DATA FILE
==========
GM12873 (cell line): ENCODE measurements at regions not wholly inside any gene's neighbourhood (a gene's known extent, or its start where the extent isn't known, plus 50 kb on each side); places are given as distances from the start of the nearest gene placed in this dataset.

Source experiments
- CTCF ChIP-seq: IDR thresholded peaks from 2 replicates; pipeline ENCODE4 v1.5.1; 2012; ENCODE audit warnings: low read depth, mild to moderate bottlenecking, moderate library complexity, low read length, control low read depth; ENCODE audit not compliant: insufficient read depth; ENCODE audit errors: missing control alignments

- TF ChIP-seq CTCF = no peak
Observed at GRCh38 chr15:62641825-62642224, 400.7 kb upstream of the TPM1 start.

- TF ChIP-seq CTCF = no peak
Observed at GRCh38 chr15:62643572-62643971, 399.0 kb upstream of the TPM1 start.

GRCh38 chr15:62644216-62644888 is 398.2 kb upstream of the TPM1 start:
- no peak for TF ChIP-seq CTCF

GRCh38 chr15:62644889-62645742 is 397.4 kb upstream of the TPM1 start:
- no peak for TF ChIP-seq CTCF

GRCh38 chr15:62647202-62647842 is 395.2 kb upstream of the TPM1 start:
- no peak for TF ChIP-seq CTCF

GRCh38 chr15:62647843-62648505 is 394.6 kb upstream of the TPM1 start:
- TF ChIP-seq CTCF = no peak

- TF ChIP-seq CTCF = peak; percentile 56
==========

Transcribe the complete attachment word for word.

GM12873 (cell line): ENCODE measurements at regions not wholly inside any gene's neighbourhood (a gene's known extent, or its start where the extent isn't known, plus 50 kb on each side); places are given as distances from the start of the nearest gene placed in this dataset.

Source experiments
- CTCF ChIP-seq: IDR thresholded peaks from 2 replicates; pipeline ENCODE4 v1.5.1; 2012; ENCODE audit warnings: low read depth, mild to moderate bottlenecking, moderate library complexity, low read length, control low read depth; ENCODE audit not compliant: insufficient read depth; ENCODE audit errors: missing control alignments

- TF ChIP-seq CTCF = no peak
Observed at GRCh38 chr15:62641825-62642224, 400.7 kb upstream of the TPM1 start.

- TF ChIP-seq CTCF = no peak
Observed at GRCh38 chr15:62643572-62643971, 399.0 kb upstream of the TPM1 start.

GRCh38 chr15:62644216-62644888 is 398.2 kb upstream of the TPM1 start:
- no peak for TF ChIP-seq CTCF

GRCh38 chr15:62644889-62645742 is 397.4 kb upstream of the TPM1 start:
- no peak for TF ChIP-seq CTCF

GRCh38 chr15:62647202-62647842 is 395.2 kb upstream of the TPM1 start:
- no peak for TF ChIP-seq CTCF

GRCh38 chr15:62647843-62648505 is 394.6 kb upstream of the TPM1 start:
- TF ChIP-seq CTCF = no peak

- TF ChIP-seq CTCF = peak; percentile 56